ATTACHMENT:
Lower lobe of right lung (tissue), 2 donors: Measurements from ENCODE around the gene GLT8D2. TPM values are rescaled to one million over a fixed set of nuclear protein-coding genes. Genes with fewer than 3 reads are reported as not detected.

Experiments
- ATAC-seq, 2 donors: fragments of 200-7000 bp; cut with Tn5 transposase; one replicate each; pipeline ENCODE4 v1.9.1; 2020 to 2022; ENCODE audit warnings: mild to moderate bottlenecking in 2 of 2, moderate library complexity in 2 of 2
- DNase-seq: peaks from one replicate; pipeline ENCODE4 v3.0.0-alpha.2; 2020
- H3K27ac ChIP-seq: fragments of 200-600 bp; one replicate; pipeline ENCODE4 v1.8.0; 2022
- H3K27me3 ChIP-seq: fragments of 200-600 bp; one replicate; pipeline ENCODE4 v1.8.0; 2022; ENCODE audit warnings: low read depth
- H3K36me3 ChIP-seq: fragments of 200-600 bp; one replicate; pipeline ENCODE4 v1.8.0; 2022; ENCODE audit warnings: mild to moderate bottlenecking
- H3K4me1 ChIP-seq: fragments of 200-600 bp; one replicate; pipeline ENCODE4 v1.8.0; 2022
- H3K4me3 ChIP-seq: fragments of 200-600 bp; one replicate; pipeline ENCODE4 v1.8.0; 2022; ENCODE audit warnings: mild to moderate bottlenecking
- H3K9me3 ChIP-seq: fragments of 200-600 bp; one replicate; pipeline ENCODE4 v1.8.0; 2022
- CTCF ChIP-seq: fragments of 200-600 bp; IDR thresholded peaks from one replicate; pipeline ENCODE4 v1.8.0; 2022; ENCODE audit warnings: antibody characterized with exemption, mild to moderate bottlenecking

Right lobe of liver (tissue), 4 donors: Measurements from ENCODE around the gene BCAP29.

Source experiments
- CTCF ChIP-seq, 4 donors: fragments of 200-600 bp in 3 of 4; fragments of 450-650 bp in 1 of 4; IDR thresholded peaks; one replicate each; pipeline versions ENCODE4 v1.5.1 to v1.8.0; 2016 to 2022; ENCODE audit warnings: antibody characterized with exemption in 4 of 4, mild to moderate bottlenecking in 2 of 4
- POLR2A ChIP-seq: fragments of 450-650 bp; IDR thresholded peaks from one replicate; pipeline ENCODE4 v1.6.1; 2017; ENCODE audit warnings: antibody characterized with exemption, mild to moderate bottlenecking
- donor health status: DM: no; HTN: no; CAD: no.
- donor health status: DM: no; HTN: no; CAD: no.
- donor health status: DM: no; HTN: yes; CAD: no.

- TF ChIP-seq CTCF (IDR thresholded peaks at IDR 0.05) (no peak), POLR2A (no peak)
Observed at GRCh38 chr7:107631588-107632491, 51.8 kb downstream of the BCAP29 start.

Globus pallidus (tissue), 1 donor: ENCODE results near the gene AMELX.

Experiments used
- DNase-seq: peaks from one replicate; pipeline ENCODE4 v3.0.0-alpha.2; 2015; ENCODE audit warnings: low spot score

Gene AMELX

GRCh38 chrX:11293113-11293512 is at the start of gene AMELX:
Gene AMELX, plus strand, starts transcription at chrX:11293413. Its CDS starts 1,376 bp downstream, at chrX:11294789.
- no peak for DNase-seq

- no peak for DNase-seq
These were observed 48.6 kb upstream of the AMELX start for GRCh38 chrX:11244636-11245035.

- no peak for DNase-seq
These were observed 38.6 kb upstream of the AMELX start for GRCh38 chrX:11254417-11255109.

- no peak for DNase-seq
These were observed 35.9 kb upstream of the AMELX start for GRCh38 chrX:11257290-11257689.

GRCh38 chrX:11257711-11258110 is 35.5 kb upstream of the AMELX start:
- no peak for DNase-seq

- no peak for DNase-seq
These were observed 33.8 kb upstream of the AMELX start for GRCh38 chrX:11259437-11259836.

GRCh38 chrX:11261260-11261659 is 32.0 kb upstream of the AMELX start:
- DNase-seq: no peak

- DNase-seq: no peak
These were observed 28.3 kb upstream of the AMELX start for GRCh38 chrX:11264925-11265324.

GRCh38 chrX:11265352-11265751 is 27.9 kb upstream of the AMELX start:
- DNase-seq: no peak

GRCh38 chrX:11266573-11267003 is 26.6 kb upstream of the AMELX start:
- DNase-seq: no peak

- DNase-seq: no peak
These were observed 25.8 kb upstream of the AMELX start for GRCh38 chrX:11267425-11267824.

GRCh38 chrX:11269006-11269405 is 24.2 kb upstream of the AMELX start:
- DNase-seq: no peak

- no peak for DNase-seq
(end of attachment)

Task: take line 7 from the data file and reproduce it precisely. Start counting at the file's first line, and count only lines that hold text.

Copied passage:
- H3K36me3 ChIP-seq: fragments of 200-600 bp; one replicate; pipeline ENCODE4 v1.8.0; 2022; ENCODE audit warnings: mild to moderate bottlenecking